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After Massacre, Guatemala Fears Drug War

This article is more than 12 years old.
A soldier stands guard as a helicopter takes off at the site of a massacre at a ranch in La Bomba, northern Guatemala, Monday.
A soldier stands guard as a helicopter takes off at the site of a massacre at a ranch in La Bomba, northern Guatemala, Monday.

President Alvaro Colom oversaw hundreds of Guatemalan soldiers and police in a house-by-house search Tuesday for the killers of 27 cattle ranch workers, while schools and businesses shut down in the terrified jungle town.

Colom arrived in the region to direct operations aimed at rooting out members of the Mexican Zetas drug cartel that has moved into the northern province of Peten, a heavily forested area along the Mexican border.

"This was total savagery," Colom told Mexico's MVS Radio on Tuesday. "These poor people were laborers. There was no evidence they had weapons. They were just peasants who had just arrived from the eastern region of the country."

Colom said that 25 of the 27 victims in the Saturday night-Sunday morning attack had been decapitated and police are investigating whether kaibiles, Guatemalan soldiers trained in counterinsurgency methods, were involved. Mexican officials warned in 2005 that the Zetas were recruiting such veterans.

Colom said three survivors are helping authorities in their search.

Authorities in Peten ordered all classes suspended Tuesday in the municipality that includes the village of San Benito, where the killings took place. Streets were deserted and most businesses remained closed.

A resident of Santa Elena, the seat of the municipality, said he had opened the door to police officers who were searching homes late Monday for suspects when an assailant in the street threw a grenade at them.

"I opened the door and suddenly there was an explosion," said the man, who gave his name only as Diego for fear of reprisals. "I'm afraid. Life has become impossible here."

A man who was arrested and two who were killed during police raid had moved to the neighborhood less than a month ago, Diego said.

"They didn't look Mexican, they spoke like us ... I never saw them armed," he said

Colom declared a state of siege during a message broadcast to the nation late Monday.

Such declarations give the army emergency powers, including permission to detain suspects without warrants.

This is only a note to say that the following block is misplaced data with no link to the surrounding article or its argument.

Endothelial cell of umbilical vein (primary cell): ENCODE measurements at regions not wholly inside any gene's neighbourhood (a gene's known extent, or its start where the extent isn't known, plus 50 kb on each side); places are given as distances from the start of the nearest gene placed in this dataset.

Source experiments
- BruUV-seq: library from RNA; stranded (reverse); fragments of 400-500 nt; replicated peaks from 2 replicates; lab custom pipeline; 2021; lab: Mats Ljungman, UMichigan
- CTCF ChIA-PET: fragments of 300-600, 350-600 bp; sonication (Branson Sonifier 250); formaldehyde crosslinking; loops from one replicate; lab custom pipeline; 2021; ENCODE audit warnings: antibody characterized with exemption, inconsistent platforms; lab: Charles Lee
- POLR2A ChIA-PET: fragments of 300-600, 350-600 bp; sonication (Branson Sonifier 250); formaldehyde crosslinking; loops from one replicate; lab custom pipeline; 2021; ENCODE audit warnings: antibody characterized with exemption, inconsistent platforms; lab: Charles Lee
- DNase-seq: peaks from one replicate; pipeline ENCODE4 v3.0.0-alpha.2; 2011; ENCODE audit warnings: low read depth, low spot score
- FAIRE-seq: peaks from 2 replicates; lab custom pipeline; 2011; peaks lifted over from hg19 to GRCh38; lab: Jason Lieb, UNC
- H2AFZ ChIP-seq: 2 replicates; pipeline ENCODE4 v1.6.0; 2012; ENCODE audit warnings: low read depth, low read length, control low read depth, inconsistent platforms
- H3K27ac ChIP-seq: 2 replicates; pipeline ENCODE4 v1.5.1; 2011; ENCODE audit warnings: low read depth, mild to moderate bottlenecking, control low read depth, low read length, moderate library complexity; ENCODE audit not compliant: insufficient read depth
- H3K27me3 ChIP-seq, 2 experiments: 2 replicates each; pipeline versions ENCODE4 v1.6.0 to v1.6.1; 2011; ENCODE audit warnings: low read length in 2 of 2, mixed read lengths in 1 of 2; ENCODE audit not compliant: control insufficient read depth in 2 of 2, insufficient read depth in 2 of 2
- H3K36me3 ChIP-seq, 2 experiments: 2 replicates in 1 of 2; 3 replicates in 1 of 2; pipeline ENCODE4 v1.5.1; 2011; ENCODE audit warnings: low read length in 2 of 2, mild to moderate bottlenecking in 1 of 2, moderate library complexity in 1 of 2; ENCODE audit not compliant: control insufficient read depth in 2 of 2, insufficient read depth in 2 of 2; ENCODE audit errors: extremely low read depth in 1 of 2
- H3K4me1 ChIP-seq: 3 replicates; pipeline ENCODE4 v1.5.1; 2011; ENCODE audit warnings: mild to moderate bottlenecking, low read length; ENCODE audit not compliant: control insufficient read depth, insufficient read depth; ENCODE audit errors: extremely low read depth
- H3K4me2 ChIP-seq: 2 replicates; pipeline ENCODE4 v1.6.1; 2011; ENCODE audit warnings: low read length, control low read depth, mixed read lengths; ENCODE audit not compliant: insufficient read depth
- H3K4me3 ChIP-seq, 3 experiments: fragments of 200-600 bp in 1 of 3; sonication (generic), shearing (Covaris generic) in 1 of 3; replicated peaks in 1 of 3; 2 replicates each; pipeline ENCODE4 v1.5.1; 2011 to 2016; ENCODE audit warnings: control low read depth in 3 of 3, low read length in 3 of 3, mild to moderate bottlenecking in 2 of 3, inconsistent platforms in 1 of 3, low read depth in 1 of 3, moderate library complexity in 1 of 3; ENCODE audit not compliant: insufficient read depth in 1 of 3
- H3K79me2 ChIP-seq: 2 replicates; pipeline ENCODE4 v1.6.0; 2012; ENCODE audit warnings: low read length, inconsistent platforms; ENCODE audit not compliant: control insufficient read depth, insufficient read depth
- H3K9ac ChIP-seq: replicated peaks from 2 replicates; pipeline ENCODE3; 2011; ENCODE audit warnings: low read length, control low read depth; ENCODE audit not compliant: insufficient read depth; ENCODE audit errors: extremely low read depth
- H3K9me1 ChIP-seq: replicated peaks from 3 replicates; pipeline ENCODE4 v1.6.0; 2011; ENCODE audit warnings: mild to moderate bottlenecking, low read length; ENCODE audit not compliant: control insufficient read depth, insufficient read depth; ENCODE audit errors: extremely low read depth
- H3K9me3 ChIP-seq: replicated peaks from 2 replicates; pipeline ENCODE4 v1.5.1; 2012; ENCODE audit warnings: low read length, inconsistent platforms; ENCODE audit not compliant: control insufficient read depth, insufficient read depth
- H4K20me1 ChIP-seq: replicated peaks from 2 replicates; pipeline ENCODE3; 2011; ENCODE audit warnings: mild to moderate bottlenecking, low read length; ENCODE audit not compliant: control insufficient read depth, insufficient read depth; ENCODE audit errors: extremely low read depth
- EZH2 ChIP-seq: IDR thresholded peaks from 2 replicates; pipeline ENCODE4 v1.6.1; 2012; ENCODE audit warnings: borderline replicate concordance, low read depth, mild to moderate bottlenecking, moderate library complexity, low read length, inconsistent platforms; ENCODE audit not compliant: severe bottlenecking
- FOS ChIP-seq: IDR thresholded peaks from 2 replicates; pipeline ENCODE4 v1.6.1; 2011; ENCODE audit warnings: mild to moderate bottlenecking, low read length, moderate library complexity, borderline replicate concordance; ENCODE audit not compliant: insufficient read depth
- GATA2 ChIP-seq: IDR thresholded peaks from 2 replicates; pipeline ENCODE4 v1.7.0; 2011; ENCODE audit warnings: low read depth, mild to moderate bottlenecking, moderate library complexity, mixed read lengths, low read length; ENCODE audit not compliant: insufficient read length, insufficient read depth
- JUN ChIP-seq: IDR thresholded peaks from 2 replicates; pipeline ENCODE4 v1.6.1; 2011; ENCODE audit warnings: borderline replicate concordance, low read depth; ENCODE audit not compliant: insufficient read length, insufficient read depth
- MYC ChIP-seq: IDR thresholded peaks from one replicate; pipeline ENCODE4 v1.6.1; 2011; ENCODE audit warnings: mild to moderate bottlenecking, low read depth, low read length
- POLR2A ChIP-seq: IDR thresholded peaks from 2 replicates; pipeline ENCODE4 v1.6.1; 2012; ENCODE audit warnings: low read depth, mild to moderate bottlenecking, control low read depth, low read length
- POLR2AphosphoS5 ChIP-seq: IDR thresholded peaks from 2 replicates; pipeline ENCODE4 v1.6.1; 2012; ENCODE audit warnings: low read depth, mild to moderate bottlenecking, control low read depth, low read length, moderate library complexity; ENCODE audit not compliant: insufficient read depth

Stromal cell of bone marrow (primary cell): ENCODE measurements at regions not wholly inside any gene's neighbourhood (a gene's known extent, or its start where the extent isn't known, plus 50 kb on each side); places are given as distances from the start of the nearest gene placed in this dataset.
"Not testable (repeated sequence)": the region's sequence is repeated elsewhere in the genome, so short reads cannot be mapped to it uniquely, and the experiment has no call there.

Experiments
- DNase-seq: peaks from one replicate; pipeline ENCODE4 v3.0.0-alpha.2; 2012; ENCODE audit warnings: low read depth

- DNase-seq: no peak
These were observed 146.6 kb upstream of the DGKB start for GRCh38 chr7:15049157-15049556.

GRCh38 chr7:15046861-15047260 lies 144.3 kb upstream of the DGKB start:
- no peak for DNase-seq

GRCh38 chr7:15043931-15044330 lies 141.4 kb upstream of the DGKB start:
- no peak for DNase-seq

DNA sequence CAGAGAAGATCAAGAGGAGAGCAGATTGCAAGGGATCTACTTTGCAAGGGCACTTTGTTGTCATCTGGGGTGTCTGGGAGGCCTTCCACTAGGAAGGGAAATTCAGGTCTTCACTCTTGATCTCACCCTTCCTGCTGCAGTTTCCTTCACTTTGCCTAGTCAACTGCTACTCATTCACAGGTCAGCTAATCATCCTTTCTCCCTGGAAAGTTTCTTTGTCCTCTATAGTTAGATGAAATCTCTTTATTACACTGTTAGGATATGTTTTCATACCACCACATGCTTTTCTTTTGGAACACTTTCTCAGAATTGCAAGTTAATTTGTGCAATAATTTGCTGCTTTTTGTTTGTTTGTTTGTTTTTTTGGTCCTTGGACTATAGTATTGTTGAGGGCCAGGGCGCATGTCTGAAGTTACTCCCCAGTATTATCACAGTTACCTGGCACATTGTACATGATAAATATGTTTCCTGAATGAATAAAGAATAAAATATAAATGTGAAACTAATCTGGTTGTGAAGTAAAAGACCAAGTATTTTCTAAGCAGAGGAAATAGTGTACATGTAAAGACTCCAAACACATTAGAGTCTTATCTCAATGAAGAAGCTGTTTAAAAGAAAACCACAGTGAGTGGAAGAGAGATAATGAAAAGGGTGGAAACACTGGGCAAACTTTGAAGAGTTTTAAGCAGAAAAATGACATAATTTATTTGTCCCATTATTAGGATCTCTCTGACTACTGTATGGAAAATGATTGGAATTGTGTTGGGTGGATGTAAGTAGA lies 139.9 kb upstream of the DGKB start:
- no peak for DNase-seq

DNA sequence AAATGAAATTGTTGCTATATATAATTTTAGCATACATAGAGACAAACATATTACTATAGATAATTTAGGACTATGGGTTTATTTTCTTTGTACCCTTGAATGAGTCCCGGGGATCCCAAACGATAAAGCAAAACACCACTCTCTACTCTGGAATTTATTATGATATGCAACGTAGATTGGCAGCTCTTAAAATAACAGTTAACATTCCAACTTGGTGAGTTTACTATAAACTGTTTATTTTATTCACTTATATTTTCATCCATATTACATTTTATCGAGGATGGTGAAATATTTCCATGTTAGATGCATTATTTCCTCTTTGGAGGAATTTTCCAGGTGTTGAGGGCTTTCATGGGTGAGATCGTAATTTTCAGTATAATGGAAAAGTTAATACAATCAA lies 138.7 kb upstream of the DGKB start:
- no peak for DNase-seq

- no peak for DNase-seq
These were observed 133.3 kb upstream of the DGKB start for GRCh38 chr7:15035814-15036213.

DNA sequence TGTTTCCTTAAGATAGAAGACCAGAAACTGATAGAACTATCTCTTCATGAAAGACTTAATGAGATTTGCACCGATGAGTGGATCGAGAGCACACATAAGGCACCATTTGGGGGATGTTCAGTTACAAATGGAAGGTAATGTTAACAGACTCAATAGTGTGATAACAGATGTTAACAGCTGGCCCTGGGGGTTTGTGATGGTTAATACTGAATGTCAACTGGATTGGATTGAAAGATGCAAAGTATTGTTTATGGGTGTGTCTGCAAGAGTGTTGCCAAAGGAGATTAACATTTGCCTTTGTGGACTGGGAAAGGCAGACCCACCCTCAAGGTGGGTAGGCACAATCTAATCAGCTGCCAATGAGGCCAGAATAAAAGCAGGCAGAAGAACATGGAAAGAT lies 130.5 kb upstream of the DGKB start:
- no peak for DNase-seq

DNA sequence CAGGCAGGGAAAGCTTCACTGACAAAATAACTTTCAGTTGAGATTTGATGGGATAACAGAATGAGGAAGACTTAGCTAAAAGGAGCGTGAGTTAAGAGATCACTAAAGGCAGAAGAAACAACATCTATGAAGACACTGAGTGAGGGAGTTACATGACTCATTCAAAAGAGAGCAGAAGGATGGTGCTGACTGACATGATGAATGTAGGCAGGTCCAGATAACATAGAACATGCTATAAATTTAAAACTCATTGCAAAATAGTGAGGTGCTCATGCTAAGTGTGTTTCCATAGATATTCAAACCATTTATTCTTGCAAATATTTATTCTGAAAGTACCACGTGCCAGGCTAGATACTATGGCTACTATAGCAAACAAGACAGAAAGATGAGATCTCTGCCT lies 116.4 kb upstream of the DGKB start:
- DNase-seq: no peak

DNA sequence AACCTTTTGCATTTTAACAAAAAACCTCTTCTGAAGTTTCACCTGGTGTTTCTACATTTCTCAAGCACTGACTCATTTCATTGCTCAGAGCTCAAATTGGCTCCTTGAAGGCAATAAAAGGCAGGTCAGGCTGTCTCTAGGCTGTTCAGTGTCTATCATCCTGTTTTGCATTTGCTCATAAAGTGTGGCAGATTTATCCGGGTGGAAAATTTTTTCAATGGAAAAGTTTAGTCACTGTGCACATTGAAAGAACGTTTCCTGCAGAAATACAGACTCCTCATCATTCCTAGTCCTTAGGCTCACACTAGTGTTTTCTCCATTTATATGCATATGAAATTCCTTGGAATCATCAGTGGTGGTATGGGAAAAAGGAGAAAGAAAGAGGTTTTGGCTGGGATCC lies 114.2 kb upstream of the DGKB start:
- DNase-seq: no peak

The attack on the isolated cattle ranch was of one of Guatemala's largest massacres since end of its 36-year civil war in 1996.

Gunmen rounded up workers and took them one by one to be killed, grilling them about the location of the ranch owner, survivors said. Severed heads were left scattered across the pastures. A message written in the blood of the victims was daubed across a wall of the ranch house, threatening the owner, Otto Salguero.

Colom said police are trying to determine if Salguero, who owns four ranches and hundreds of cattle, had ties to drug trafficking. His whereabouts were not known.

The Zetas are blamed for two recent mass killings in Mexico as well, 183 bodies found in mass graves last month and a massacre of 72 migrants last August, both in the state of Tamaulipas bordering Texas.

Mexican drug cartels have increasingly spread into parts of Central America, a region where corruption is rampant, borders lack even minimal immigration control and local gangs provide a ready-made infrastructure for organized crime.

The 2010 U.N. World Drug Report says both the Zetas and Mexico's Sinaloa cartel have interests in Peten and may be competing for territory and for use of small airstrips near the border.

The Guatemalan government recently ended a two-month siege in the neighboring mountainous state of Alta Verapaz, also a prime corridor for smuggling drugs from Honduras to Mexico. The Zetas there had roamed the streets with assault rifles and armored vehicles and even controlled when people could leave their homes.

This program aired on May 17, 2011. The audio for this program is not available.


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